(MINISTRY AND COVID-19 THREAD) In 21yrs+ of pastoral ministry I have never spoken to so many weary colleagues. This isn’t the normal tiredness arising from the rigours of ministry life, but is genuinely concerning spiritual fatigue. (1of10)
Covid-19 has presented a perpetual front line, and has demanded lots of snap decisions without the benefit of long term strategic planning. It is also a war of attrition, a long stand off, a grinding battle against a continually morphing set of circumstances. (2of10)
Ministry workers have not had firebreaks they normally enjoy. Even things like extensive pastoral visitation, hospital visits, fraternal gatherings, have been absent or greatly restricted. Believe it or not these provide fellowship and relief in the work. Rest does too. (3of10)
There has been perpetual decision making as well as long term uncertainty. The ratcheting up of inter-church comparison/transition has rubbled much of the progress of a decade or more. Many pastors still don’t know what shape they or their church will be in post-pandemic. (4of10)
Colleagues across the UK whom I regard as robust and seasoned servants of Christ are wrestling and struggling, and young pastors are perhaps questioning their whole future in ministry. Long after the pandemic, the effects of this will be felt. (5of10)
I hesitate to call this a crisis, but it feels close to it. I’m not sharing this as a cry for help - I am in good fettle personally, and wouldn’t post about this if I wasn’t. But I’m burdened for friends whom I esteem in contexts outside of my own. (6of10)
What can be done? Please pray for your pastors and elders. Examine what the ratio is between you discussing their approach and praying for their souls. There might be room for repentance and a rededication to upholding those with pastoral responsibility. (7of10)
Remind yourself of why you committed to your local church. If this is a bumpy period consider your covenant and vows, settle yourself to ride this storm out, even if you don’t agree with everything that is happening. Tell your pastors and elders that you’re doing this. (8of10)
If you’re close to your pastor/elders ask them how they are. Minister to them. If you’re not, find someone who is, and ask them to do this. Find areas where you can be affirmative and supportive, perhaps read a book like this one: thegoodbook.co.uk/the-book-your-… (9of10)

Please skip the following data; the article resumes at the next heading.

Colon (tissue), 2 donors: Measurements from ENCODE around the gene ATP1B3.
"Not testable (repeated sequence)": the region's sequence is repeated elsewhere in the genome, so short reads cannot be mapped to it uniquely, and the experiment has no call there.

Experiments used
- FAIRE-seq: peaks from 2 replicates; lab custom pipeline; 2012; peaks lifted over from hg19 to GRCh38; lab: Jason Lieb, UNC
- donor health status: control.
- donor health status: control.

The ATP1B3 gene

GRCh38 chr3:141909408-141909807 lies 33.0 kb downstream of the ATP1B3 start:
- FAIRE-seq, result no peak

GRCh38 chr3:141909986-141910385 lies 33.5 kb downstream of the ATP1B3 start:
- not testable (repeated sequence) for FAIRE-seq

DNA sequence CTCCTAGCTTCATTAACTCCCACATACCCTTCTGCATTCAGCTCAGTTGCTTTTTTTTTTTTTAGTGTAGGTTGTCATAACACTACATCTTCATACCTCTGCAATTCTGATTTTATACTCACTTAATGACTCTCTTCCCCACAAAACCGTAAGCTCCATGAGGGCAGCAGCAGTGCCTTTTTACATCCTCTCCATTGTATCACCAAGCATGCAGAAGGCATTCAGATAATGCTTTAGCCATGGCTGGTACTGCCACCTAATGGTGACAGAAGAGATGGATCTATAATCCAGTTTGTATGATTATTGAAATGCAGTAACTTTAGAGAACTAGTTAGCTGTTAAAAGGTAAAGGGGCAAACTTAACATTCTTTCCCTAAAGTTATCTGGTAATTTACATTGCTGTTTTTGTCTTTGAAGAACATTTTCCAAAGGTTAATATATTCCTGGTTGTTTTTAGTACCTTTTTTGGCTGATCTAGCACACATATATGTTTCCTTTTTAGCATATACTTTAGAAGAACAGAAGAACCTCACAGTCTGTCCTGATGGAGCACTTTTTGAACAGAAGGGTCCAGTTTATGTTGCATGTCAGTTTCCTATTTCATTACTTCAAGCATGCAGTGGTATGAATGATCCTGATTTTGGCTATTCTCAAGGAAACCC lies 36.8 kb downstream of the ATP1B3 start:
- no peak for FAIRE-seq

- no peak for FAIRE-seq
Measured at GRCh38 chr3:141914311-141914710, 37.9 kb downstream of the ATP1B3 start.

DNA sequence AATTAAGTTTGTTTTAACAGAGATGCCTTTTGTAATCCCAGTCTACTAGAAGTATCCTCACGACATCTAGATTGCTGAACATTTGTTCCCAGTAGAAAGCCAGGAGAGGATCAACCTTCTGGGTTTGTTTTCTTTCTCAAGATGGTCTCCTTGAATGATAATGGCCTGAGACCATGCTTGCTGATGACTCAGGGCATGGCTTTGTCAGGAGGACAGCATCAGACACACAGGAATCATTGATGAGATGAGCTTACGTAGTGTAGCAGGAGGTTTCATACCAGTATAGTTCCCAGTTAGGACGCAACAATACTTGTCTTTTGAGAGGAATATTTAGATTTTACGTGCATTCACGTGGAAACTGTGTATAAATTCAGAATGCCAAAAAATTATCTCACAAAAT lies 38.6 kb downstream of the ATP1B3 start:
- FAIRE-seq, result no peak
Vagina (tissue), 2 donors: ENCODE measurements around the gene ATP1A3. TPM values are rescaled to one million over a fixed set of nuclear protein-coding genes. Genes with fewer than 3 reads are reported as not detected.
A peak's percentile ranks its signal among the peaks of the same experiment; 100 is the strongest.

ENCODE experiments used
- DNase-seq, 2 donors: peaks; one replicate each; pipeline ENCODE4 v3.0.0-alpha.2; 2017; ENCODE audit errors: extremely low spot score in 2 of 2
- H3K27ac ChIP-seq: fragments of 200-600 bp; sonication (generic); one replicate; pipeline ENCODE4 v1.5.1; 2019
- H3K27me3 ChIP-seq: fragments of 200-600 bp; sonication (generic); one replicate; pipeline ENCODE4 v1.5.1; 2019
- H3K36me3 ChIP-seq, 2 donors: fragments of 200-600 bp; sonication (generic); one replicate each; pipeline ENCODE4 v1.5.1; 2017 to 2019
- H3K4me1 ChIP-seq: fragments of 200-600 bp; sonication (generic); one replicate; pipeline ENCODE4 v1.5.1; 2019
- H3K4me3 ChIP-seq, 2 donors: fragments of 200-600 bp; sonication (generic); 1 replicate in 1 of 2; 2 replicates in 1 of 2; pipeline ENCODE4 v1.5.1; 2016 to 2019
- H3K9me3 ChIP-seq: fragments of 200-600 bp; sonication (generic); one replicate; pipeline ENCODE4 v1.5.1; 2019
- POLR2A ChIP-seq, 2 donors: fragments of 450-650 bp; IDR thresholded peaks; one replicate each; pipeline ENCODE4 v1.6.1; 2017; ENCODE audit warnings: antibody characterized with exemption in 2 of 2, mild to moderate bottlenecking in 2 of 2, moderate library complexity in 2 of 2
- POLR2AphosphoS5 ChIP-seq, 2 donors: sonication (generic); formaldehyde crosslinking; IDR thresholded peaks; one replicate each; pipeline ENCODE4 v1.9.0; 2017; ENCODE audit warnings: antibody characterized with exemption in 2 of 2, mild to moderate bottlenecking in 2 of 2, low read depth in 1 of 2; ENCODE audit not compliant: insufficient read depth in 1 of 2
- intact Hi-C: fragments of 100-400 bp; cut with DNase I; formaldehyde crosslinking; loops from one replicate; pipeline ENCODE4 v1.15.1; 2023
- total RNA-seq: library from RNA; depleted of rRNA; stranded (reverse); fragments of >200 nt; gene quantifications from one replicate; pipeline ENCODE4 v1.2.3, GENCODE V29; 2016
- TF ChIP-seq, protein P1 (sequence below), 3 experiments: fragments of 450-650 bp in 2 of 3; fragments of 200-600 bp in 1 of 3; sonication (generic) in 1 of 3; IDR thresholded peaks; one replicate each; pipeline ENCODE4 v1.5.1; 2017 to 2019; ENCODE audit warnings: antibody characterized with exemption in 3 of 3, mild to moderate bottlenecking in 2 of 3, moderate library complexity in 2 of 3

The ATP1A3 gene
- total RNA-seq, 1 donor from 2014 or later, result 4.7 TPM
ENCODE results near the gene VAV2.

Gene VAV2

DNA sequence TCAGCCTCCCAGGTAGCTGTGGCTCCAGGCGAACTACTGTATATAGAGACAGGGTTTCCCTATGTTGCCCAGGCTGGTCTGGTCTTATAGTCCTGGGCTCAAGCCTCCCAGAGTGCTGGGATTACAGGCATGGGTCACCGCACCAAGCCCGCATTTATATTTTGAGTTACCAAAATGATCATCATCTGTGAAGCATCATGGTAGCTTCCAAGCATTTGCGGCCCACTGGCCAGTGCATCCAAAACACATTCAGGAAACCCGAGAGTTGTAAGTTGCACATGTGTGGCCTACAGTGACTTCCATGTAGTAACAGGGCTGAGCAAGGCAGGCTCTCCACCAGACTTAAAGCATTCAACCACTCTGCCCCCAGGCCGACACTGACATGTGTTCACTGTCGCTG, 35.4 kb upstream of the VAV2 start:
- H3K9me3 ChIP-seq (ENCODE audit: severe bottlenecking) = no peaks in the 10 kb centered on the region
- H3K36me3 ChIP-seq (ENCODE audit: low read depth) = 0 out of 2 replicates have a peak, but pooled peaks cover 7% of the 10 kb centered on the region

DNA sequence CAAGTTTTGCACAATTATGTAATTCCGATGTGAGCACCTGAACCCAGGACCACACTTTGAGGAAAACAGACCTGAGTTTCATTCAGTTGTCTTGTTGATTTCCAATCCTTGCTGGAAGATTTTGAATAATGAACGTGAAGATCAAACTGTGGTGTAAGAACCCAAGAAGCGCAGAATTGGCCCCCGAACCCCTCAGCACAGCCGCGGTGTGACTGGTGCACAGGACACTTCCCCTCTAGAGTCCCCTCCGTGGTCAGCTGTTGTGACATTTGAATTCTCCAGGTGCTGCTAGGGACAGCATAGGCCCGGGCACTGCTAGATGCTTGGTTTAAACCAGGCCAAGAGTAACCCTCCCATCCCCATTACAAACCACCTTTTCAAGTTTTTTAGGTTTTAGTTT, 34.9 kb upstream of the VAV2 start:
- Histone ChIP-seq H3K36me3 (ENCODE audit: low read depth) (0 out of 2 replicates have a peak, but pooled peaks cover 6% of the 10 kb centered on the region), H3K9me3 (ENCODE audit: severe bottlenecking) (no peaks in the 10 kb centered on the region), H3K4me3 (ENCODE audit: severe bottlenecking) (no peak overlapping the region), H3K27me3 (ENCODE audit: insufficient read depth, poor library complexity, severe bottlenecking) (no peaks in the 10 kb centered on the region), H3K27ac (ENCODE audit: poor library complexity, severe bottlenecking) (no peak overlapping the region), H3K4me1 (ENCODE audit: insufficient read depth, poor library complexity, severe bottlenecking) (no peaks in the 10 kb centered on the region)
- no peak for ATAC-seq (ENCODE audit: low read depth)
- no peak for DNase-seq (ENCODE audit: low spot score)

Some things are certain. Your pastor and elders are ordinary people. Many have broken hearts. Many are wrestling with personal and family issues of their own. They can feel helpless, commodified, and marginalised. They are breakable. They need prayer. They need you. (10of10)

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More from @AndrewTRoycroft

Jan 13
🧵 I’m seeing a fair bit of chatter on social media about John MacArthur’s call to pastors to preach on sexuality this coming Sunday, because of law changes in Canada.

I’m deeply uneasy about this for quite a few reasons that I’ll try to set our below.
1. It is sin-selective: the church and our society are riddled with multiple issues of sin and declension. I have absolutely no doubt that time must be given to sexual ethics - I’ve done so in public teaching over and over again - but to single this out seems ill advised.
2. It is evangelistically tone-deaf: the world already assumes that the chief end of Christianity is to talk negatively about sex. Many presume an unhealthy fixation with it. We are not known as gospel people, and our core message remains largely unheard. This reinforces that.
Read 9 tweets
Dec 15, 2021
[SHORT THREAD on encouraging pastors/elders]
2Chronicles 17 charts the rise of Jehoshaphat's kingdom. He inherited a dreadful legacy from his father - a nation where leadership was in crisis, and where the spiritual temperature of the people was tepid at best. Here's what he did:
1. He sought the God of his father (v4): lesser fixes were aplenty, but Jehoshaphat's first recourse was to seeking the Lord. That greatly challenges me: do I seek palliation of circumstances before intercession before my God? Am I looking for remedies or looking to him?
2. He found courage in the ways of the Lord (v6): a man who is in spiritual retreat in his personal life will not know spiritual advance in public ministry. So much of my timidity can spring from a lack of confidence in God, which can be traced back to a lack of confiding in God.
Read 6 tweets

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